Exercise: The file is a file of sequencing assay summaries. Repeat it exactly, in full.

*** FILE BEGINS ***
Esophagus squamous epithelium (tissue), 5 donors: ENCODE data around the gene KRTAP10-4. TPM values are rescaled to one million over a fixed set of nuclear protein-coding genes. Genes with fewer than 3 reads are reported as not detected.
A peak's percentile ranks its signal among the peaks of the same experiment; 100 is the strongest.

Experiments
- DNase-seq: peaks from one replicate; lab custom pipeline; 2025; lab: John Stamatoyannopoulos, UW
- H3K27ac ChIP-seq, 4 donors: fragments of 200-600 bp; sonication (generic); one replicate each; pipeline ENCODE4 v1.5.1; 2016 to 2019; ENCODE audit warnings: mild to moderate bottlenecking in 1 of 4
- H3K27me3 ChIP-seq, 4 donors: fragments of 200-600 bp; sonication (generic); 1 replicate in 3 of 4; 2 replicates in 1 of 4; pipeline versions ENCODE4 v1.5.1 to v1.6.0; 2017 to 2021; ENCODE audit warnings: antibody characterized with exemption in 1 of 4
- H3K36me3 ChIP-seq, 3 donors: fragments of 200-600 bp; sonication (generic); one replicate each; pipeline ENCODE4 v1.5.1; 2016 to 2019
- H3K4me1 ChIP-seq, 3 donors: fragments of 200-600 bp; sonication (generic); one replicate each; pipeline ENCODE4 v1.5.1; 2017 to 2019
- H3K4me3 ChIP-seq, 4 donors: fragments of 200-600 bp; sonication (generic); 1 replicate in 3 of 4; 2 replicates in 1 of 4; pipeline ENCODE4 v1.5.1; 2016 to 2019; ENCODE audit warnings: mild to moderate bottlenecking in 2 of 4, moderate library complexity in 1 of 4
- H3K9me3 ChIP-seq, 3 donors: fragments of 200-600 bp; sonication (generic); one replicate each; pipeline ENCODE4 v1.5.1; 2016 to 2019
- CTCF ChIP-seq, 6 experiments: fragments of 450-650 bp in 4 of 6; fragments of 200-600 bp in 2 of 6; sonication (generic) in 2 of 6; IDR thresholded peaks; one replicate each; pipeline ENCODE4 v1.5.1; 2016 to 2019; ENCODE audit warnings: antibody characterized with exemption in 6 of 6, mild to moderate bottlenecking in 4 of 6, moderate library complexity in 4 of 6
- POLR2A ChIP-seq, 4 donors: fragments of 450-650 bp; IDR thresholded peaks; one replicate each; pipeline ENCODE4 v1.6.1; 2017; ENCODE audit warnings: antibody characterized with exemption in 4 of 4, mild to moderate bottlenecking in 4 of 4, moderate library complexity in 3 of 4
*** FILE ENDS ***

Esophagus squamous epithelium (tissue), 5 donors: ENCODE data around the gene KRTAP10-4. TPM values are rescaled to one million over a fixed set of nuclear protein-coding genes. Genes with fewer than 3 reads are reported as not detected.
A peak's percentile ranks its signal among the peaks of the same experiment; 100 is the strongest.

Experiments
- DNase-seq: peaks from one replicate; lab custom pipeline; 2025; lab: John Stamatoyannopoulos, UW
- H3K27ac ChIP-seq, 4 donors: fragments of 200-600 bp; sonication (generic); one replicate each; pipeline ENCODE4 v1.5.1; 2016 to 2019; ENCODE audit warnings: mild to moderate bottlenecking in 1 of 4
- H3K27me3 ChIP-seq, 4 donors: fragments of 200-600 bp; sonication (generic); 1 replicate in 3 of 4; 2 replicates in 1 of 4; pipeline versions ENCODE4 v1.5.1 to v1.6.0; 2017 to 2021; ENCODE audit warnings: antibody characterized with exemption in 1 of 4
- H3K36me3 ChIP-seq, 3 donors: fragments of 200-600 bp; sonication (generic); one replicate each; pipeline ENCODE4 v1.5.1; 2016 to 2019
- H3K4me1 ChIP-seq, 3 donors: fragments of 200-600 bp; sonication (generic); one replicate each; pipeline ENCODE4 v1.5.1; 2017 to 2019
- H3K4me3 ChIP-seq, 4 donors: fragments of 200-600 bp; sonication (generic); 1 replicate in 3 of 4; 2 replicates in 1 of 4; pipeline ENCODE4 v1.5.1; 2016 to 2019; ENCODE audit warnings: mild to moderate bottlenecking in 2 of 4, moderate library complexity in 1 of 4
- H3K9me3 ChIP-seq, 3 donors: fragments of 200-600 bp; sonication (generic); one replicate each; pipeline ENCODE4 v1.5.1; 2016 to 2019
- CTCF ChIP-seq, 6 experiments: fragments of 450-650 bp in 4 of 6; fragments of 200-600 bp in 2 of 6; sonication (generic) in 2 of 6; IDR thresholded peaks; one replicate each; pipeline ENCODE4 v1.5.1; 2016 to 2019; ENCODE audit warnings: antibody characterized with exemption in 6 of 6, mild to moderate bottlenecking in 4 of 6, moderate library complexity in 4 of 6
- POLR2A ChIP-seq, 4 donors: fragments of 450-650 bp; IDR thresholded peaks; one replicate each; pipeline ENCODE4 v1.6.1; 2017; ENCODE audit warnings: antibody characterized with exemption in 4 of 4, mild to moderate bottlenecking in 4 of 4, moderate library complexity in 3 of 4